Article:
Waller says she doesn't think pulling the data out of the warehouse actually would have happened— adding that the courts intended to continue participating. But the prospect of the state court system withholding its government-funded public data from the local effort to reduce racial disparities undoubtedly caused bureacratic heartburn. Though all the courts' data is legally required to be publicly available under the state's records law, having the courts supply that data voluntarily and participate in its analysis is consistent with the collaborative history and intent of the public safety council.
Lamb's supervisor, Stamp, apparently tried to save the analyst's job by sending her on what amounted to an apology tour to all members of the public safety council, meeting with Reese, county Community Justice Director Scott Taylor and District Attorney Underhill.
But on Nov. 2, Multnomah's head criminal Judge Ed Jones called Lamb's analysis "half-assed" in an email. The Portland Mercury broke the news that local officials were peeved, causing Lamb's presentation to be pulled from the conference website.
In the ensuing days, the question was raised, based on discussions between the elected officials comprising the public safety council, whether Lamb should be laid off and her position eliminated.
In a meeting of local officials on Friday, Dec. 1, Waller was asked directly if the state court system would continue to share data with the county public safety data warehouse if Lamb remained involved.
Waller expressed the courts' intent to continue sharing data, but her response to some observers indicated that Lamb's participation in the public safety council's efforts — including the dashboard she had created — remained an issue.
On Dec. 6 Lamb was placed on leave, and fired two days later.
The dashboard's future is unclear
Central to the concerns of Waller and other court officials was the belief that no racial disparity data of the type Lamb was working on should be released publicly unless local judges, prosecutors, the sheriff and probation officials sign off on the specifics of its presentation.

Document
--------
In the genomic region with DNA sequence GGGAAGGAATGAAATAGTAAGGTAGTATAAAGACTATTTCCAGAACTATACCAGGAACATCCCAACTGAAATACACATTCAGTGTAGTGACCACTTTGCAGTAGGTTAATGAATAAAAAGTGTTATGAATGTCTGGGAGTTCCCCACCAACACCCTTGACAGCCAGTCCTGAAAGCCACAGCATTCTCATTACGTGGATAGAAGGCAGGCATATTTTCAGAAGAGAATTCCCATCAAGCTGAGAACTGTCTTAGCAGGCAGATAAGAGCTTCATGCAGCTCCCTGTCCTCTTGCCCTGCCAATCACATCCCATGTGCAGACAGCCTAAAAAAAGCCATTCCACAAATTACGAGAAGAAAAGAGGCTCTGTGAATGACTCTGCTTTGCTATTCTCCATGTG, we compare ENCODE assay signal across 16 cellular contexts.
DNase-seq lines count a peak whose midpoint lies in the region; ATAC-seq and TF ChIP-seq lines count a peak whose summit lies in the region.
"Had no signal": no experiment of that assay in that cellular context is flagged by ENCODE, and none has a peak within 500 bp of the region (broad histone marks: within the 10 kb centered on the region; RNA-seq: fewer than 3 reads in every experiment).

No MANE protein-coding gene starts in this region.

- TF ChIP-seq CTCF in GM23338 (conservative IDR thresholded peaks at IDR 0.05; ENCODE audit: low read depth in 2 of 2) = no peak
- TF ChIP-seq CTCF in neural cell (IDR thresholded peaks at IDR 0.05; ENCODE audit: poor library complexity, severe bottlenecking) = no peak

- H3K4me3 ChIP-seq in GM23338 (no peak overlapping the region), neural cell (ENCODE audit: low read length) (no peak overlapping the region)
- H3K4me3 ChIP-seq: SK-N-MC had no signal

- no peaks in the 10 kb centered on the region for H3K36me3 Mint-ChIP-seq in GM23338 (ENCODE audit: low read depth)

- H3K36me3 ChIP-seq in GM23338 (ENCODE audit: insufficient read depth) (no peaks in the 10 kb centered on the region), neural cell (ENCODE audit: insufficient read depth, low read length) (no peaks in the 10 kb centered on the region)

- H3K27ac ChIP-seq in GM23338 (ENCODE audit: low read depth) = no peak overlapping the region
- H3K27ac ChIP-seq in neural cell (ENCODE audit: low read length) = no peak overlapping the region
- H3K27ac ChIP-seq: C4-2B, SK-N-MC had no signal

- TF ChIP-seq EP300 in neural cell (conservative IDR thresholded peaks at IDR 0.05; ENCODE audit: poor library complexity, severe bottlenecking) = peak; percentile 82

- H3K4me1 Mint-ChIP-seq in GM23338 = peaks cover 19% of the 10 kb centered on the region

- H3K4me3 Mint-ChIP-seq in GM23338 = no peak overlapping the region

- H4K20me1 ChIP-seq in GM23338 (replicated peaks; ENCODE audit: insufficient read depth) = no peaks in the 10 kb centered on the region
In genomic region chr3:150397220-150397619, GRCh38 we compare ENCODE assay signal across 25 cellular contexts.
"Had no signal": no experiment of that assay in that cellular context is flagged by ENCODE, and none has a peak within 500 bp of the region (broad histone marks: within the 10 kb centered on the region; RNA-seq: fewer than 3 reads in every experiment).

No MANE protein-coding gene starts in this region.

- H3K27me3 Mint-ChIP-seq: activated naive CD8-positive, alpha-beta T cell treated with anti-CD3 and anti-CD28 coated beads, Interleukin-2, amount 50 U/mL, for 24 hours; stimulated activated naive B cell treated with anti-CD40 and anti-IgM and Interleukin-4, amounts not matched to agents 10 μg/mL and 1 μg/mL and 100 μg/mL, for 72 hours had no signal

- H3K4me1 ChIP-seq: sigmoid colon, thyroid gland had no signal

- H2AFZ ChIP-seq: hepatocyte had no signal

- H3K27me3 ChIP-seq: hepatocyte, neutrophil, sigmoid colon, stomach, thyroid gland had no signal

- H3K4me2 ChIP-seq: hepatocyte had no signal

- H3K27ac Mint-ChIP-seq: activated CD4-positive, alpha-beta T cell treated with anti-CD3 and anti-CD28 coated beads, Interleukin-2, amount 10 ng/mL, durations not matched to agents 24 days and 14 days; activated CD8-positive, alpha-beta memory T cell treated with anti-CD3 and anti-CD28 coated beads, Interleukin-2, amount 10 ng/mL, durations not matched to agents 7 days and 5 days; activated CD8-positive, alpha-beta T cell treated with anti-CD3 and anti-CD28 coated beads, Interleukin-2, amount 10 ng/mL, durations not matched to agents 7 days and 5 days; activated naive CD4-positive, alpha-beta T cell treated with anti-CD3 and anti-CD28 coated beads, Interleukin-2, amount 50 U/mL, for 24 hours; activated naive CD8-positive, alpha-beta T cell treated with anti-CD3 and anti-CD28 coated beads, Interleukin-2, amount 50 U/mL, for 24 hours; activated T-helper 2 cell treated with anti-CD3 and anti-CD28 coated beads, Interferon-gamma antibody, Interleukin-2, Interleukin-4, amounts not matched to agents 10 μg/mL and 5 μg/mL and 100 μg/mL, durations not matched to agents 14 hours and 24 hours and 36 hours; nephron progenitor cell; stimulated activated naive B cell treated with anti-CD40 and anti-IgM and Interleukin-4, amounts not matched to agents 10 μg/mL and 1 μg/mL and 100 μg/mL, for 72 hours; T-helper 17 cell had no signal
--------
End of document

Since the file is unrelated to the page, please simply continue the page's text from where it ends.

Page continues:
They say that's why a new data-sharing agreement to ensure those "checks and balances" is so important.
Several data analysts said the double-checking and review period desired by the courts is standard practice.
"It sounds to me that that process wasn't completed to get people to a comfortable place," said Mike Schmidt, executive director of the Oregon Criminal Justice Commission, which has set up its own dashboard.
Jim Carlson, a former research supervisor who worked for the public safety council year ago, said Lamb's presentation did not go deep enough. He investigated similar disparities in a 2003 report, only to find that they mostly disappeared once criminal history and immigration status were taken into account. He said that the topic is so inflammatory that it's easily misunderstood.
"I think the judges have a legitimate complaint that this is being presented in a way that implies bias," he said, after viewing Lamb's presentation. But he added that firing Lamb went too far, especially considering her impressive array of skills:
"You know how rare it is," Carlson said, "that someone like that comes along?"
He noted the public safety council has frequently released embarrassing data in the past on disparities, and he expressed confidence that its tradition of transparency would continue.
Still, how much of the dashboard's current level of detail will survive officials' concerns is unclear. Consider this seeming Catch-22: While complaining that the numbers of cases analyzed should be significantly larger than Lamb used with the dashboard, Waller and Marcille, the court officials, simultaneously argued that results also should be filtered by criminal history and crime severity before displaying conclusions-- which would lead to even smaller sample sizes than Lamb used.
They also raised concerns about whether comparing average jail stay by charge and ethnicity was accurate or fair given the many factors that could affect jail stays.
Singh, of the Oregon Justice Resource Center, said he supports a nuanced dashboard and can't comment on Lamb's firing.
But giving a veto to any agency over any presentation of the county's justice data seems "a bit too much," he said.
Kafoury declined to discuss Lamb's firing. But the county chair said she intends to continue pushing for Lamb's dashboard to become public, even if it makes people uncomfortable. And she is confident that it will happen.
The county is pursuing several initiatives to address racial disparities, and "we need this dashboard to measure whether what we are doing is making a difference," she said.